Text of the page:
Remember to check Michael Hauge’s website to learn more about his products and appearances. While you are at it, check my website, too. It will tell you how to find my eHarlequin short story, The Diamond, how to get a copy of The Vanishing Viscountess for free, and how to enter my new contest. The prizes? A signed Nora Roberts book and a copy of Innocence and Impropriety.

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At 7:38 AM, Blogger Gillian Layne said...

Great post, Diane.

It DOES make sense to me, but I had to read through a few times and then make my own chart. It's work! I can't start out with these concepts and then craft a story, but I like having the story done and going back to "plug in" the key points, to see if I have missed anything.

Looking forward to visiting your site after work! :)

At 8:39 AM, Blogger Diane Gaston said...

That's how I do it, too, Gillian. Or use it when I'm stuck.

At 8:52 AM, Blogger doglady said...

Okay, so that is doable. I am like my buddy, Gillian. I tend to write and then go back and figure out if it fits or works. However, a number of comments from judges and critiquers about my story needing more conflict prodded me to discover a few things about Marcus and Addy that I think will definitely give them dimension and conflict within themselves.

At 2:47 PM, Blogger Theresa Ragan said...

Great, Diane. This does make sense. The best books are when the hero/heroine think they want one thing and discover by the end that's not what they wanted at all. That's not what they need or who they are.

I think I need to work on having main characters SEE beneath the other's identity...see their true essence. Yeah, that's good.

Okay, now need to check my just FINISHED wip (yay!) and see if I've done that!

At 4:20 PM, Blogger Terry Odell said...

It looks like there are a lot of 'after the facters' in here. Add me to the list. I definitely have conflict in mind as I write, but only in the broadest of terms when I start. The nuances come later, and I find the story only 'works' when the conflicts lead to growth and change. The character wants something, but it's not what she really wants, only what she thinks she wants.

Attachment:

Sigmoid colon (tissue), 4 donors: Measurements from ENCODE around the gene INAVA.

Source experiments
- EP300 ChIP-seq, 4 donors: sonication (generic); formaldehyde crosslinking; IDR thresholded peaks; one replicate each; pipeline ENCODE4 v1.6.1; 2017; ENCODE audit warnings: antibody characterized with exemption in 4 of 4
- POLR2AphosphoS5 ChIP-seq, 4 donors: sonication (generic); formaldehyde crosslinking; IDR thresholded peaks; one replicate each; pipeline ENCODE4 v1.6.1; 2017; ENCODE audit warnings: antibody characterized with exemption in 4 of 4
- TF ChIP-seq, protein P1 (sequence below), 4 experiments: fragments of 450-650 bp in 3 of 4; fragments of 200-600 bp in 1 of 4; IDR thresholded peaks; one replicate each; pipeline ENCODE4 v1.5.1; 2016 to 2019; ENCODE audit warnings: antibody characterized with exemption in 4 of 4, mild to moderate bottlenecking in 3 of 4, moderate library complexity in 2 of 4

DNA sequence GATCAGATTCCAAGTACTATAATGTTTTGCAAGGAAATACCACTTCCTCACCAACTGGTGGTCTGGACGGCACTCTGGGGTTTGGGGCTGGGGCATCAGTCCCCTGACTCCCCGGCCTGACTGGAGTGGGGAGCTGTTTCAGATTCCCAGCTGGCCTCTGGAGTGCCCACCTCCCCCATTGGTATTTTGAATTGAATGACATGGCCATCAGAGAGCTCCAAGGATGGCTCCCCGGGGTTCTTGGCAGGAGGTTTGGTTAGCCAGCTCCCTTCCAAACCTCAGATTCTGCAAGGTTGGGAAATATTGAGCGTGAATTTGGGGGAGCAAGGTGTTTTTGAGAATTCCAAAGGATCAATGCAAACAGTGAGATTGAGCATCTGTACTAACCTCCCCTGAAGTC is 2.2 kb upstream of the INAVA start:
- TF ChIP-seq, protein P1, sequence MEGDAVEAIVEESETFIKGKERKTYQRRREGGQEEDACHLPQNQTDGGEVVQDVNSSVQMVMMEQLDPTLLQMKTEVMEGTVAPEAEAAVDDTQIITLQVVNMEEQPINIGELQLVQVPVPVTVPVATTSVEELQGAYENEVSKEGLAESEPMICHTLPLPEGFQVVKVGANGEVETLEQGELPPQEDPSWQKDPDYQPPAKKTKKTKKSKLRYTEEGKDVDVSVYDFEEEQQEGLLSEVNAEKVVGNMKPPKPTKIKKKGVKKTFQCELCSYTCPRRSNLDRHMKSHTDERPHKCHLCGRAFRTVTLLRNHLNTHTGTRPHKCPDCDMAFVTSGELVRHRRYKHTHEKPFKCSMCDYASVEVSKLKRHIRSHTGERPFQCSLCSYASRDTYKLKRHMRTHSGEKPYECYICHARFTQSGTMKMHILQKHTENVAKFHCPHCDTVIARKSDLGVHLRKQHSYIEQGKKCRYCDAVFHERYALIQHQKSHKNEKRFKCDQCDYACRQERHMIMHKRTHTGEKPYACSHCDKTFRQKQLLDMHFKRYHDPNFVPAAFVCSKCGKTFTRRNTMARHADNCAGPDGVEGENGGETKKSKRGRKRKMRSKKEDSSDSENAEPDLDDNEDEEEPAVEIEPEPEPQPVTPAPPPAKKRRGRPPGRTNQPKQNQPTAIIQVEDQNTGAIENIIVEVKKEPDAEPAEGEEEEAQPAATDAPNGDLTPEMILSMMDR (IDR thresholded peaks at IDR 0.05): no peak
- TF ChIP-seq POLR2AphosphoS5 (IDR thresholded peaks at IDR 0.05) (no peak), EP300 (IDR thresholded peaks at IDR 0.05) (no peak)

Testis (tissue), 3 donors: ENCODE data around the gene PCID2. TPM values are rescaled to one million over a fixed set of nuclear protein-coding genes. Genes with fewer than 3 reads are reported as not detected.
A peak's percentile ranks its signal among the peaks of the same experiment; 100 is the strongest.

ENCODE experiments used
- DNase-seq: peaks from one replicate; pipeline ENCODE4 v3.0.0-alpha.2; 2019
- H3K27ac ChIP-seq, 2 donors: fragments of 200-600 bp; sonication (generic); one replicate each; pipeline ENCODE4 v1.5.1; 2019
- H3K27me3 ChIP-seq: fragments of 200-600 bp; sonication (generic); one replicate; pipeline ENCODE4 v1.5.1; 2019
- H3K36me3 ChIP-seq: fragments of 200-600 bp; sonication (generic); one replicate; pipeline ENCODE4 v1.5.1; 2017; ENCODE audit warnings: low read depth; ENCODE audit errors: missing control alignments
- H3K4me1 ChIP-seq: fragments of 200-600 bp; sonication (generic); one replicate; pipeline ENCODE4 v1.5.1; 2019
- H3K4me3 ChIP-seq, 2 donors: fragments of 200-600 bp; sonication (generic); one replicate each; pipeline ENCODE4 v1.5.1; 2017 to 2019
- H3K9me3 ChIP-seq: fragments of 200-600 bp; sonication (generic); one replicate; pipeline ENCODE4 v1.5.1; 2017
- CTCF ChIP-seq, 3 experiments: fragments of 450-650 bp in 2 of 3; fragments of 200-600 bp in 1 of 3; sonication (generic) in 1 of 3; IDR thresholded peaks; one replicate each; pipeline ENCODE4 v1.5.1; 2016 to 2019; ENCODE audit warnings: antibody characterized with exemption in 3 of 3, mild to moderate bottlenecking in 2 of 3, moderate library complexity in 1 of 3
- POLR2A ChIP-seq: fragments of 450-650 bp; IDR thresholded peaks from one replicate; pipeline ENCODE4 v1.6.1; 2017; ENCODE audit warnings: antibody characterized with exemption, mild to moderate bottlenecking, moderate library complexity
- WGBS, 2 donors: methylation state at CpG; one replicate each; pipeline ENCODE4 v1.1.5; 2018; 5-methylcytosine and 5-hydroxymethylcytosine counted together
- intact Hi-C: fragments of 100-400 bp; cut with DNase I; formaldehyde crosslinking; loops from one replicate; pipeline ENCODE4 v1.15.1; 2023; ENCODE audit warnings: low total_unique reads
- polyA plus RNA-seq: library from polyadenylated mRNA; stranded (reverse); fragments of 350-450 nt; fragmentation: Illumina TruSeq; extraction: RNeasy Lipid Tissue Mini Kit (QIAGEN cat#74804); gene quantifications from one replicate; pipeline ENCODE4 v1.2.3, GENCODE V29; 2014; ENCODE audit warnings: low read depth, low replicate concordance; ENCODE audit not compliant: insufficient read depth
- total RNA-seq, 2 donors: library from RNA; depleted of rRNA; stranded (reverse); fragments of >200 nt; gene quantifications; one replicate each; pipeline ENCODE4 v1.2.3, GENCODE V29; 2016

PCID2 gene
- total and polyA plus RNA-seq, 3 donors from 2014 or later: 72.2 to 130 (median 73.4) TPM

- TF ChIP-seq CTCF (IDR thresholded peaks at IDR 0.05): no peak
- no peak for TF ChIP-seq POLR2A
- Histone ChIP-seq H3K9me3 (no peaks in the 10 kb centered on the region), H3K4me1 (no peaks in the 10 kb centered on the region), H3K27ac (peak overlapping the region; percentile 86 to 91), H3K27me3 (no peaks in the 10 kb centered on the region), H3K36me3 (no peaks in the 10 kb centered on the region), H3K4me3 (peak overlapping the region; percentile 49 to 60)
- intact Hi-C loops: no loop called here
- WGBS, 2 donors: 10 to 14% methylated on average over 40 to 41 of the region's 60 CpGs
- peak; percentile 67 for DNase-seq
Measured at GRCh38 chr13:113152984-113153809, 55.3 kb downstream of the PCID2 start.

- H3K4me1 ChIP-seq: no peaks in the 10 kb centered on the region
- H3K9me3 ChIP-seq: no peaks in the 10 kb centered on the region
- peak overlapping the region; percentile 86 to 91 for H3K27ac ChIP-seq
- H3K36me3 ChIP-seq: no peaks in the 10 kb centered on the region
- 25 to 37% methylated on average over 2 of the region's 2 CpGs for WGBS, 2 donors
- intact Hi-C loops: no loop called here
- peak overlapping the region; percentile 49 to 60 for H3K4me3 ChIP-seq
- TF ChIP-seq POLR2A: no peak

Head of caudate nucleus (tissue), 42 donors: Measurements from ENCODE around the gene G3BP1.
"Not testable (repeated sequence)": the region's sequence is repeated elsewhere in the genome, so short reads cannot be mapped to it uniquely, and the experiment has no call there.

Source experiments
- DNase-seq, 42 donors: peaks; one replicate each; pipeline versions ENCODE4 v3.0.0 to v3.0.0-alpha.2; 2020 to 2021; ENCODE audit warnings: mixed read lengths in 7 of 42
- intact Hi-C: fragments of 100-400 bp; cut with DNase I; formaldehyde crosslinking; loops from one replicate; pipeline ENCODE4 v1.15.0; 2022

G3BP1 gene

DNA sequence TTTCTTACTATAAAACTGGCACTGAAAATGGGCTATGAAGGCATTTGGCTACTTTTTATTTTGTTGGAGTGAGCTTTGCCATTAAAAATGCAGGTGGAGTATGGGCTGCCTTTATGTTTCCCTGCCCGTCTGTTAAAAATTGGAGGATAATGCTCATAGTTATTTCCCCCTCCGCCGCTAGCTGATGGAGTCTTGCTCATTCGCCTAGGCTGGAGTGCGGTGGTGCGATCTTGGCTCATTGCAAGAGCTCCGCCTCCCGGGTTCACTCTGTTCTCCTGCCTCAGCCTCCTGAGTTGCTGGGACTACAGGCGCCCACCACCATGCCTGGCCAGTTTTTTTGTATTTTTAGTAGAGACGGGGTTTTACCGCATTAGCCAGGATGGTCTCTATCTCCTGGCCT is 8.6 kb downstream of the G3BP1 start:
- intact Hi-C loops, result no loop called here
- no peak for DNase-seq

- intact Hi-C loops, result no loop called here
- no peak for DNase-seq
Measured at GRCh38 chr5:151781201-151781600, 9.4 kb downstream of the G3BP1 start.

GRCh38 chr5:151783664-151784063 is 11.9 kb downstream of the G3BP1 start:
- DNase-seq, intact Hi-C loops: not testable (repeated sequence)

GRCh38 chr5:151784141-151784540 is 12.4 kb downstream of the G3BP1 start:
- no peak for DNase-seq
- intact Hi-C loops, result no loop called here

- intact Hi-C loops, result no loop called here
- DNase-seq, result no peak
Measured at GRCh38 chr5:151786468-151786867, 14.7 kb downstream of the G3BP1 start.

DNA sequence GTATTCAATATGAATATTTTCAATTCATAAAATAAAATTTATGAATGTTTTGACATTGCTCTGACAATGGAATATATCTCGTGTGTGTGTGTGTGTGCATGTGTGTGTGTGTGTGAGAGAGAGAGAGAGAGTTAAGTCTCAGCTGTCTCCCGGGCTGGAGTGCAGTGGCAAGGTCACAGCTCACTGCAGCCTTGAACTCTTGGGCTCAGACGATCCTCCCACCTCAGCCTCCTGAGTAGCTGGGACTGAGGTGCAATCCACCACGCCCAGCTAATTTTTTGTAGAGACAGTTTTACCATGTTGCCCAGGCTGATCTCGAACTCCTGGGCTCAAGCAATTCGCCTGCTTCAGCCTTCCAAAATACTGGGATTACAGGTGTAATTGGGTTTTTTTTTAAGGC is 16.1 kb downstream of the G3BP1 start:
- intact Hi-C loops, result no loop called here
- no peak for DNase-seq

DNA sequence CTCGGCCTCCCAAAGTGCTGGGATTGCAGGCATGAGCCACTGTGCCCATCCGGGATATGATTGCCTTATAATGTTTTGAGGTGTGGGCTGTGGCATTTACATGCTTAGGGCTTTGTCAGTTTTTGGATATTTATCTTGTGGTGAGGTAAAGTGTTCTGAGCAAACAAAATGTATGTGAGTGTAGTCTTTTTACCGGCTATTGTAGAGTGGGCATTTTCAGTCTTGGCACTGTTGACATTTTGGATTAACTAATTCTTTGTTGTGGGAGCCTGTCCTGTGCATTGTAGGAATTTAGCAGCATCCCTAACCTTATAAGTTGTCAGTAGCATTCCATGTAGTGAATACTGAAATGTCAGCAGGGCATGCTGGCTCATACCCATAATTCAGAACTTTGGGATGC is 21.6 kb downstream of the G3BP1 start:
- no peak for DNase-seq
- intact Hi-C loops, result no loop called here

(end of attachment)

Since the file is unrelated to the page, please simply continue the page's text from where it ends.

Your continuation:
Deb Dixon's GMC workshops are another great approach to this theme.

At 4:21 PM, Blogger Theresa Ragan said...

One more thing, Diane. Do you have any examples from your own books where your hero or heroine knows the essence beneath the identity. The more examples the better for me! If not, that's okay, too! :)

At 8:03 PM, Blogger Diane Gaston said...

Terry, I totally agree with you about Debra Dixon's GMC! Her ideas are really the ones I think of first.

Theresa, in The Wagering Widow, Emily first sees Guy's essence when she witnesses him being attentive to his aunts. Then when he starts gambling and avoiding her (because he thinks he is a cad who tricked her into marriage)she is seeing his identity. Guy also sees Emily's worth in how she treats his family, even when his mother is unkind to her. When she becomes the Wagering Widow, he assumes she wants to get away from him.

When I think about it, my heroines and heroes always see the essence of the other. In the Vanishing Viscountess, Tanner sees Marlena's courage and dignity right from the beginning, and Marlena has known Tanner is a fine man since she'd been in her first Season.

At 9:02 AM, Blogger Lorelle said...

Great post, Diane! I've been to several of his workshops. I use his plotting chart to get the basics down and spot problems if something is not working.

I've been listening to Michael's CD ROM, From Identity to Essence. It really makes you think about character arc and dig for points of conflict that will force your character to grow during the course of the story.

I was asked to take the mystery elements out of my story. There went half the conflict! Poof! I'm digging deeper into the heroine's character to find conflict. Then I'll map out the points on Michael's chart to see if I have the events in rising action.

It's always about the conflict in the scene!


At 10:36 AM, Blogger Theresa Ragan said...

good point, Lorelle.

and great examples Diane!

That helps a lot!